We need new blood, along side us, growing in the vision, learning the core values so that those values get passed down.  Last year I was invited to be a guest speaker at a weeklong youth conference. There were about 700 young people there between the ages of 12 and 17 years old. They packed themselves into a youth camp and slept in tents outside the meeting hall. It rained the entire week and they loved it. I was cold, tired, hungry and felt like everything I said fell to the ground like lead before it got to them. They had compassion on this old man and comforted me in my inability to say anything really relevant to them.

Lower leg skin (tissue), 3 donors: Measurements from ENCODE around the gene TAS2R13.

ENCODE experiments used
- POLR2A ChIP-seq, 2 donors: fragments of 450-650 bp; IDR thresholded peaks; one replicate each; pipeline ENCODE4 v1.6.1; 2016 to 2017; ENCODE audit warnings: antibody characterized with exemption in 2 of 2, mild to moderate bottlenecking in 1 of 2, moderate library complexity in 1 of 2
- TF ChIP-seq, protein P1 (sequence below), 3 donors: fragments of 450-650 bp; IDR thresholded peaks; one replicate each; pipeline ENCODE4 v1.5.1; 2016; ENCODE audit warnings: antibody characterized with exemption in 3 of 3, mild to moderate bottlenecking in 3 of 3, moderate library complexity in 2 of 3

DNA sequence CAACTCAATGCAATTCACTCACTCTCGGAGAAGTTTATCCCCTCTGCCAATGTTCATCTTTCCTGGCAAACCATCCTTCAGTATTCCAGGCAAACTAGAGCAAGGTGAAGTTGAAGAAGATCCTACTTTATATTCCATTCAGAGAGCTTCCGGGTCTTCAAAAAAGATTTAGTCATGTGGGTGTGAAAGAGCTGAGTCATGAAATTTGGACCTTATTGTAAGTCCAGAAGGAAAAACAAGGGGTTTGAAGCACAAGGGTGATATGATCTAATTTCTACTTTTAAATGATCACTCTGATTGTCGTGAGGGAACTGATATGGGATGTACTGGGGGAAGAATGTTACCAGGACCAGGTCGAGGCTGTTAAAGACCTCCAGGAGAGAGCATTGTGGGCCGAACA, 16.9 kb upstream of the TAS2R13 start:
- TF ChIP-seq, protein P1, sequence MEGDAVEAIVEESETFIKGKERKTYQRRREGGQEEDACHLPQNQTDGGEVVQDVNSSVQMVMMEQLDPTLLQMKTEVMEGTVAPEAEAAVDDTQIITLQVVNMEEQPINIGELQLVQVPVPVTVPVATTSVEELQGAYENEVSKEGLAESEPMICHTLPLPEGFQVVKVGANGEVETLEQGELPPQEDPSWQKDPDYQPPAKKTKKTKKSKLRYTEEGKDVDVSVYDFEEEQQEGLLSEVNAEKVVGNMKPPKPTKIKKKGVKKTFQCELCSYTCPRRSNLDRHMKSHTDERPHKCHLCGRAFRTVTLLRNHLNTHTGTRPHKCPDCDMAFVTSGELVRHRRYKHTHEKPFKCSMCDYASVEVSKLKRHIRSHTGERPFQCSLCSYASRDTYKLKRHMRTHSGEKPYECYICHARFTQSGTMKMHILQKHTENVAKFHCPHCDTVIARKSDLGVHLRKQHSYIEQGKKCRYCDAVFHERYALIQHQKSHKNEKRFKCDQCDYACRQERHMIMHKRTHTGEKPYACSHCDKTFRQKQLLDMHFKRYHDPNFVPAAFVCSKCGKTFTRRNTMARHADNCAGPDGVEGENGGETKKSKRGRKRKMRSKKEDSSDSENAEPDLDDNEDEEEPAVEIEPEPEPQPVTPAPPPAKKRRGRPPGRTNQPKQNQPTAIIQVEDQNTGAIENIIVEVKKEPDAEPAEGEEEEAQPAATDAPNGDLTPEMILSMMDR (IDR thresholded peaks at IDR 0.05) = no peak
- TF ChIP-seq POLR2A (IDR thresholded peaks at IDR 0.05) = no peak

I hope I was able to communicate one core value to them, the rest was probably wasted breath. I realized more than ever before that I need a young apprentice to take with me to preach to these young people. This year I was invited back and took with me an 18 year old that works in our office for three years and a 20 year old who has worked in our office for 7 years. I didn’t ask them to be like me. Just that they preach to the youth about the one core value we all hold, unreached peoples. They both preached about five sessions each and did great!! They also showed passion and seriousness and most of all they communicated to the youth way beyond what I could. The youth camp is coming to our home town this December (2012) and they were invited back!

We can eat, sleep, breath and dream unreached peoples and it will all die with us if we don’t disciple it into the younger generation. We also need to make ways to allow them to disciple their own generation along the way.